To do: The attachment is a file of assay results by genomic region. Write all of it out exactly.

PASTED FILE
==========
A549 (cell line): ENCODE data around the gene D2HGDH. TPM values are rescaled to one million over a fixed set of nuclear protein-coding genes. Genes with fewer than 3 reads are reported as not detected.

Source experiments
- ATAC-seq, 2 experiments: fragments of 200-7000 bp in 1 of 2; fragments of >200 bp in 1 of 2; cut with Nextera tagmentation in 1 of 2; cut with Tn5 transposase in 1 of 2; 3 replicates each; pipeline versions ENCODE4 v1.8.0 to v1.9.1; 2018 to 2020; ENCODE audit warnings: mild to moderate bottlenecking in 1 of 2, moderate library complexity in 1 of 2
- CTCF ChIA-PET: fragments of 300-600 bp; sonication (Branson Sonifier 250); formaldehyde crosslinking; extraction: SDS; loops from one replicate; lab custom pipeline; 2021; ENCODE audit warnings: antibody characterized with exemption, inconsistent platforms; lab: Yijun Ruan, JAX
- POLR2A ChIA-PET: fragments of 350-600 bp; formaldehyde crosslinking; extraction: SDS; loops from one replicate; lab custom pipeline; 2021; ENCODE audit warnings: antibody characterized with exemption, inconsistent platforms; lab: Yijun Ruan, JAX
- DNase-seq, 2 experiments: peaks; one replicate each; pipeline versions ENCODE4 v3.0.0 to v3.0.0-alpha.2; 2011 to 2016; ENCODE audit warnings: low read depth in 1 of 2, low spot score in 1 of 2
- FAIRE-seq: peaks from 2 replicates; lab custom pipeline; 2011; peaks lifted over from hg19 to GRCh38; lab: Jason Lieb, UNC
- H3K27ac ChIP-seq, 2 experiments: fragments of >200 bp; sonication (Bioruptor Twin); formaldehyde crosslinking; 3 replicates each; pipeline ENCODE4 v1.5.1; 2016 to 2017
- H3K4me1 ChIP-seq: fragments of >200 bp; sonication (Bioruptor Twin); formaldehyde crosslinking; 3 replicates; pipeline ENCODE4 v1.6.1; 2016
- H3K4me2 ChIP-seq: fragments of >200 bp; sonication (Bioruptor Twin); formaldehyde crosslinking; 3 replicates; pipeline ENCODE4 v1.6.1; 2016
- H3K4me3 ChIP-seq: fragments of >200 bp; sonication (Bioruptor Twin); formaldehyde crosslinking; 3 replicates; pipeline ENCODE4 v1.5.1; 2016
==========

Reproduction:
A549 (cell line): ENCODE data around the gene D2HGDH. TPM values are rescaled to one million over a fixed set of nuclear protein-coding genes. Genes with fewer than 3 reads are reported as not detected.

Source experiments
- ATAC-seq, 2 experiments: fragments of 200-7000 bp in 1 of 2; fragments of >200 bp in 1 of 2; cut with Nextera tagmentation in 1 of 2; cut with Tn5 transposase in 1 of 2; 3 replicates each; pipeline versions ENCODE4 v1.8.0 to v1.9.1; 2018 to 2020; ENCODE audit warnings: mild to moderate bottlenecking in 1 of 2, moderate library complexity in 1 of 2
- CTCF ChIA-PET: fragments of 300-600 bp; sonication (Branson Sonifier 250); formaldehyde crosslinking; extraction: SDS; loops from one replicate; lab custom pipeline; 2021; ENCODE audit warnings: antibody characterized with exemption, inconsistent platforms; lab: Yijun Ruan, JAX
- POLR2A ChIA-PET: fragments of 350-600 bp; formaldehyde crosslinking; extraction: SDS; loops from one replicate; lab custom pipeline; 2021; ENCODE audit warnings: antibody characterized with exemption, inconsistent platforms; lab: Yijun Ruan, JAX
- DNase-seq, 2 experiments: peaks; one replicate each; pipeline versions ENCODE4 v3.0.0 to v3.0.0-alpha.2; 2011 to 2016; ENCODE audit warnings: low read depth in 1 of 2, low spot score in 1 of 2
- FAIRE-seq: peaks from 2 replicates; lab custom pipeline; 2011; peaks lifted over from hg19 to GRCh38; lab: Jason Lieb, UNC
- H3K27ac ChIP-seq, 2 experiments: fragments of >200 bp; sonication (Bioruptor Twin); formaldehyde crosslinking; 3 replicates each; pipeline ENCODE4 v1.5.1; 2016 to 2017
- H3K4me1 ChIP-seq: fragments of >200 bp; sonication (Bioruptor Twin); formaldehyde crosslinking; 3 replicates; pipeline ENCODE4 v1.6.1; 2016
- H3K4me2 ChIP-seq: fragments of >200 bp; sonication (Bioruptor Twin); formaldehyde crosslinking; 3 replicates; pipeline ENCODE4 v1.6.1; 2016
- H3K4me3 ChIP-seq: fragments of >200 bp; sonication (Bioruptor Twin); formaldehyde crosslinking; 3 replicates; pipeline ENCODE4 v1.5.1; 2016